Communities throughout Arkansas and across the country are filled with unsung heroes. High at the top of that list would be the first responders and public safety community, the men and women who show up to help in times of crisis and serve their families, friends and neighbors at a moment’s notice.
I am excited to announce that I’ll be highlighting the work of first responders all over the state during my upcoming “Every Second Counts” Tour from October 24th-27th. This will be a wonderful opportunity to meet with law enforcement, firefighters, Emergency Medical Technicians (EMTs) and other first responders to thank them, show them our support and discuss issues important to them. I’m eager to listen to these public servants and learn more about the issues they are facing, as well as offer ways to help.
Certainly, high up on that list is the struggle to counter the ongoing opioid epidemic that is exploding in our nation. Unfortunately, Arkansas is not immune to this problem. The Centers for Disease Control and Prevention (CDC) data shows that it’s one of 12 states with more painkiller prescriptions than people.
Prescription drug abuse is the fastest growing drug problem in the country. The availability of prescription painkillers is a leading factor in the increase of opioid abuse. Since 1999, opioid overdose deaths have quadrupled nationwide.
That’s why I supported a bill that was signed into law this summer called the Comprehensive Addiction and Recovery Act (CARA). This comprehensive response to fighting this epidemic gives hope to families with loved ones struggling with addiction by expanding prevention, education, treatment and recovery efforts.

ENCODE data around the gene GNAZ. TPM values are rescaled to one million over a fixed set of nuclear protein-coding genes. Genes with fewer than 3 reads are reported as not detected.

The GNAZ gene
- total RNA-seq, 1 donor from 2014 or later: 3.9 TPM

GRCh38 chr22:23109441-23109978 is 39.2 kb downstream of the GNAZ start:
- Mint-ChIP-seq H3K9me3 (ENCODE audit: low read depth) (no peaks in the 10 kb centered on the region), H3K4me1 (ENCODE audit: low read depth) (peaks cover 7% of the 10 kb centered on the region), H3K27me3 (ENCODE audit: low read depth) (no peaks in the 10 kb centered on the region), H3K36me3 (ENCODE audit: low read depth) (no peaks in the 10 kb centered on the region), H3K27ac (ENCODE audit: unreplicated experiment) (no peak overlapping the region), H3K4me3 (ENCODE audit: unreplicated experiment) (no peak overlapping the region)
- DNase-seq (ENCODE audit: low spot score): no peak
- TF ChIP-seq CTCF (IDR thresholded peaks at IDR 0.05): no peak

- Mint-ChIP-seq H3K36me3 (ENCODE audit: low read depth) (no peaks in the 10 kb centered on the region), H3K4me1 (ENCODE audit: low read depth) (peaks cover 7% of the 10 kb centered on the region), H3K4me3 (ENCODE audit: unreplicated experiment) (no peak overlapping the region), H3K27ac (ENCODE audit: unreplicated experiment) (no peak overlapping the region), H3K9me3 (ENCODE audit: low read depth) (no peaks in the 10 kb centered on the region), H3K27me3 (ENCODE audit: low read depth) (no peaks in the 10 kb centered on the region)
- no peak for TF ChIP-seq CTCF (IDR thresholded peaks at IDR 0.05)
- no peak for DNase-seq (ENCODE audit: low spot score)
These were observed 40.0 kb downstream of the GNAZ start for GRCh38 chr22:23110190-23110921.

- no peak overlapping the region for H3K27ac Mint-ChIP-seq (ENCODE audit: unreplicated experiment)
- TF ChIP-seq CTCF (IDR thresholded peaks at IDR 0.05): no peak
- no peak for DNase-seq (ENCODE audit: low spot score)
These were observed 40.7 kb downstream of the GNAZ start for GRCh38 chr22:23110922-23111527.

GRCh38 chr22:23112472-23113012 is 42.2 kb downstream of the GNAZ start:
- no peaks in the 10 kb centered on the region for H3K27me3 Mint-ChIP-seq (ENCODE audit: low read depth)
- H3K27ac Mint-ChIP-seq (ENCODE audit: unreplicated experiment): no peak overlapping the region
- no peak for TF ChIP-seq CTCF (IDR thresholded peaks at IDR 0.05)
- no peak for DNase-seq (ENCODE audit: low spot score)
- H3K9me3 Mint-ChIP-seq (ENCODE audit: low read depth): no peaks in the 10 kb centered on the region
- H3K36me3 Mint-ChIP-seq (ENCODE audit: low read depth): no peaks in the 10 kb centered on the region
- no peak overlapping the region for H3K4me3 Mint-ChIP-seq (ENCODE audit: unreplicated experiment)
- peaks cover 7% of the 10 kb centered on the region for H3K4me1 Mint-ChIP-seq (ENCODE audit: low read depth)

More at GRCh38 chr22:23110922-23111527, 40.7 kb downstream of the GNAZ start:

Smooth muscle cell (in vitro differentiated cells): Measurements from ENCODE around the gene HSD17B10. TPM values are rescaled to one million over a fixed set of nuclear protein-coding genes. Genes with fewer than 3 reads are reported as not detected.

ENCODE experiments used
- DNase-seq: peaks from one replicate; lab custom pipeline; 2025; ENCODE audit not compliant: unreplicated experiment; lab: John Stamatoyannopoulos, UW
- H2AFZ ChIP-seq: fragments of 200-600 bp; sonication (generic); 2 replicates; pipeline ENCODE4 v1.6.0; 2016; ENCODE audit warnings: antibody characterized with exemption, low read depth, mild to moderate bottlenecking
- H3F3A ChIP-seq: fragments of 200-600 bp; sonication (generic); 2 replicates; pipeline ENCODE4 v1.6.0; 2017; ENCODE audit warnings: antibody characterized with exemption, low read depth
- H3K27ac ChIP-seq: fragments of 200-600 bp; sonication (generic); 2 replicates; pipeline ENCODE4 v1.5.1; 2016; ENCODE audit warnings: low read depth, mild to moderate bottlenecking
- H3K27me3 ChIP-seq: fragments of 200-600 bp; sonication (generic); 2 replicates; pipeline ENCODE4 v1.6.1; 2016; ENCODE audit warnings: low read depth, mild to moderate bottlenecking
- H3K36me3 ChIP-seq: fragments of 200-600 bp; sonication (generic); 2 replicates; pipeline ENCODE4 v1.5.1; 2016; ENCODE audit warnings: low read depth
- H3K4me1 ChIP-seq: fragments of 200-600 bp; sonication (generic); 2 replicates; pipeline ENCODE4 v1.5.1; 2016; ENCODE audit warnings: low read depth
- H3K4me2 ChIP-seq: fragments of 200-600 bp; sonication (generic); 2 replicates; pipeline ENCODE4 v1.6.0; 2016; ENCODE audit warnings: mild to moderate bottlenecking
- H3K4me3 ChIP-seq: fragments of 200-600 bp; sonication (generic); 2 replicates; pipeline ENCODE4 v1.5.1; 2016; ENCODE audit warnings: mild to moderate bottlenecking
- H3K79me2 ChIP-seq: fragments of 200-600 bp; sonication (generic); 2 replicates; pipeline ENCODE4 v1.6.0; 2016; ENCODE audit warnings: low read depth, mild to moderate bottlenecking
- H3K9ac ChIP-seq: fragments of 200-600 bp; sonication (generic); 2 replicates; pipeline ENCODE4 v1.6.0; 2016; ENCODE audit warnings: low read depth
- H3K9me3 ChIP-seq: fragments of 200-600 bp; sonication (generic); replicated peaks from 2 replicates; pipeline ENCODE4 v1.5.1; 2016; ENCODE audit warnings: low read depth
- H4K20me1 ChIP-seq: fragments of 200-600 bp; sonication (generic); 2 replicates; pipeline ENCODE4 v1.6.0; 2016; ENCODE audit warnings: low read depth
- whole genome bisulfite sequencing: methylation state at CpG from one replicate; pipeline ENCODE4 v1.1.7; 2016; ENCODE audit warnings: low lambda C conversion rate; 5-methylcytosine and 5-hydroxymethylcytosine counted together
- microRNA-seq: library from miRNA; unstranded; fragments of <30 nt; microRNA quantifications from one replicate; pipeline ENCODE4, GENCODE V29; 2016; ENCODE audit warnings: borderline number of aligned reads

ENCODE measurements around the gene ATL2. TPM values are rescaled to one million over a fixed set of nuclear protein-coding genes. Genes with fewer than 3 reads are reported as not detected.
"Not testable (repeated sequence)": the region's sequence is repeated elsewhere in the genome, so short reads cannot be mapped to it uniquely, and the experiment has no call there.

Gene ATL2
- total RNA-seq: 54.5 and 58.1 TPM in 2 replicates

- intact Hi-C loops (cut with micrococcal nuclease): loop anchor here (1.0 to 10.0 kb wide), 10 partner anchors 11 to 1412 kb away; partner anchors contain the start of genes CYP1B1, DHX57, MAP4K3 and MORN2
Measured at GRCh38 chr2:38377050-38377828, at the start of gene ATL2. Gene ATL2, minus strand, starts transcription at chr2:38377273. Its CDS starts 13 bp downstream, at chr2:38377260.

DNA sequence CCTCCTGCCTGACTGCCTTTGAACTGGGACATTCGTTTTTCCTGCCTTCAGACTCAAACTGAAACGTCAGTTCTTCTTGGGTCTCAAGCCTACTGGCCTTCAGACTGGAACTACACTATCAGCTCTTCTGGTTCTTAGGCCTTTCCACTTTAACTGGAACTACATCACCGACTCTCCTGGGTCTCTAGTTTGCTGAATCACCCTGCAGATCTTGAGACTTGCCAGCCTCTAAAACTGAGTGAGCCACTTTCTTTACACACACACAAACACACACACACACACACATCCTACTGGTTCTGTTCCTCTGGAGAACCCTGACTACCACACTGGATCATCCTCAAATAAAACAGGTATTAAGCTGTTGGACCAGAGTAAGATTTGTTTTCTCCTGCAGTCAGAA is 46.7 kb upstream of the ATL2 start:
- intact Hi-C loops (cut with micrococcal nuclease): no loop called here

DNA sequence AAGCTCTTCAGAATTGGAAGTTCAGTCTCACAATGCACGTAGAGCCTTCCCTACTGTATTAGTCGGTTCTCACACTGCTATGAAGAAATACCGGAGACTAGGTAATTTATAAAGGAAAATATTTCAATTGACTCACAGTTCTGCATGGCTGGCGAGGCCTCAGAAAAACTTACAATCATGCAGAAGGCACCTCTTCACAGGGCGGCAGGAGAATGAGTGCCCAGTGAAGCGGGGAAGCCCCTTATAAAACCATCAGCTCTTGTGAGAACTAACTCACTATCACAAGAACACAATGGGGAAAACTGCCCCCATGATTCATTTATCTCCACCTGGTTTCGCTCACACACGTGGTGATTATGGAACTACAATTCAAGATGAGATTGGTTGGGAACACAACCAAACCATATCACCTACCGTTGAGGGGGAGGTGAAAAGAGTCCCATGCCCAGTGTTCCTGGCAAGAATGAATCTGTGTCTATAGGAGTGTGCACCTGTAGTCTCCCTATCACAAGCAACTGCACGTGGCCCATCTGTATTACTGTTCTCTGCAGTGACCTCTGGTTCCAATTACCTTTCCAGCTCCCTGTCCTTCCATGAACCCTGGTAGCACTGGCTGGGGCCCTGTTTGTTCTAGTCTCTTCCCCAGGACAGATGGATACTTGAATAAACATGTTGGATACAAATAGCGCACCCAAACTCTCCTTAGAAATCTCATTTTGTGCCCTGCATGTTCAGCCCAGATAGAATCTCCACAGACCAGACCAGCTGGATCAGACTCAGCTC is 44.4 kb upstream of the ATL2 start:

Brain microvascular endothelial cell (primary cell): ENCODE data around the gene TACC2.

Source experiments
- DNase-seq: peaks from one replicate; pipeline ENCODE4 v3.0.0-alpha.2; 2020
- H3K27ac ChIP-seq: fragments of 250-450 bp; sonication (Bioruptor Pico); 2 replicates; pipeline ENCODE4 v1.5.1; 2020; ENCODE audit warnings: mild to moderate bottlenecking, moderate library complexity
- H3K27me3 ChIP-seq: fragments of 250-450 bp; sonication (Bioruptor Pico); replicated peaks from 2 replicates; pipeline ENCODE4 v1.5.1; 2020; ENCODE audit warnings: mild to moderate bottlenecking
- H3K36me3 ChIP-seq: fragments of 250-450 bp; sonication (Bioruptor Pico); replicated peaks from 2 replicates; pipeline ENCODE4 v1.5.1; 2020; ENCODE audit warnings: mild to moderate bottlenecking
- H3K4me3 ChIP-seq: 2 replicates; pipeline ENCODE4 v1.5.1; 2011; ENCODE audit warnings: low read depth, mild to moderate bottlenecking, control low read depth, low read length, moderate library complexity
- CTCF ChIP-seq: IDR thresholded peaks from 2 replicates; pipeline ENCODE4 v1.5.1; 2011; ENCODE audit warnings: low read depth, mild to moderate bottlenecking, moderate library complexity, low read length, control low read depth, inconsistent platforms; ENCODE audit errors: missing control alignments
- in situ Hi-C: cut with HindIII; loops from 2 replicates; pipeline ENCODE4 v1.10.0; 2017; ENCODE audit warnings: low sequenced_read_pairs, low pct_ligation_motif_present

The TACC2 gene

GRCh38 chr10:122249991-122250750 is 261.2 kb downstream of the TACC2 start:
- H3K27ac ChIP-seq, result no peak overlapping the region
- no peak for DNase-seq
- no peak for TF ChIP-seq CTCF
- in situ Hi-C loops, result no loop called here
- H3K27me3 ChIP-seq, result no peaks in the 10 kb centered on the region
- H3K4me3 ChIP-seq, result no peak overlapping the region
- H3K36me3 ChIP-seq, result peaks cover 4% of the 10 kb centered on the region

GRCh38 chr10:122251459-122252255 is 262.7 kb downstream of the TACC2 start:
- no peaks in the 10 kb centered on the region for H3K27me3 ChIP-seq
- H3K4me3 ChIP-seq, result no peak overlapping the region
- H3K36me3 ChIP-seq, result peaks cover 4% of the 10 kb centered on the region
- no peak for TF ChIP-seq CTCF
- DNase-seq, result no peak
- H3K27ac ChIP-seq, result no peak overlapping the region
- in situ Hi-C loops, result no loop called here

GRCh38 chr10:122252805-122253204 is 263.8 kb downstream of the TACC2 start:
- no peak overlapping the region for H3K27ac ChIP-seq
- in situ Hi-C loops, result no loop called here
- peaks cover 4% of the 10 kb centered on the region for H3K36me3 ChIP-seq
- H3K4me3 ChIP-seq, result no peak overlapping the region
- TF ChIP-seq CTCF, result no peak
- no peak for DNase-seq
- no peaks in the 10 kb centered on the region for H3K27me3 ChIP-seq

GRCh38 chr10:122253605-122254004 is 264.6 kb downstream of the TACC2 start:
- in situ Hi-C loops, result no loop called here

First responders are on the frontlines of this crisis. EMTs and paramedics are called to the scene to treat those who overdose on prescription painkillers. Law enforcement officers are often tasked with responding to incidents surrounding the use or illegal distribution of opioids. While Congress is trying to help by passing laws like CARA, the men and women who serve their communities every day to assist their friends and neighbors who are hurting are the ones who are truly saving lives. A perfect example was on display in Benton recently when officers used Naloxone, a counter agent to opiate prescription drugs and heroin, to save someone from dying from an overdose.
Of course, law enforcement officials, 911 dispatchers, firefighters and EMTs perform countless other roles in our society from responding to emergencies to maintaining public safety and promoting programs and services that help our communities in both big and small ways.
First responders invest so much of their time and efforts into public service. Often, their jobs can feel stressful and thankless. I want to take this opportunity to commend them for their tireless efforts because we need their knowledge and skill sets to help keep our communities safe.
I look forward to spending several days with first responders and public safety officials throughout Arkansas. Hearing directly from these extraordinary heroes and getting the opportunity to thank them and share our support for them in-person is the least we can do.
Please join in with me by using the hashtag #EverySecondCounts on social media to express your gratitude to the men and women who are always ready and willing to respond to a call for help. We owe them that and so much more.
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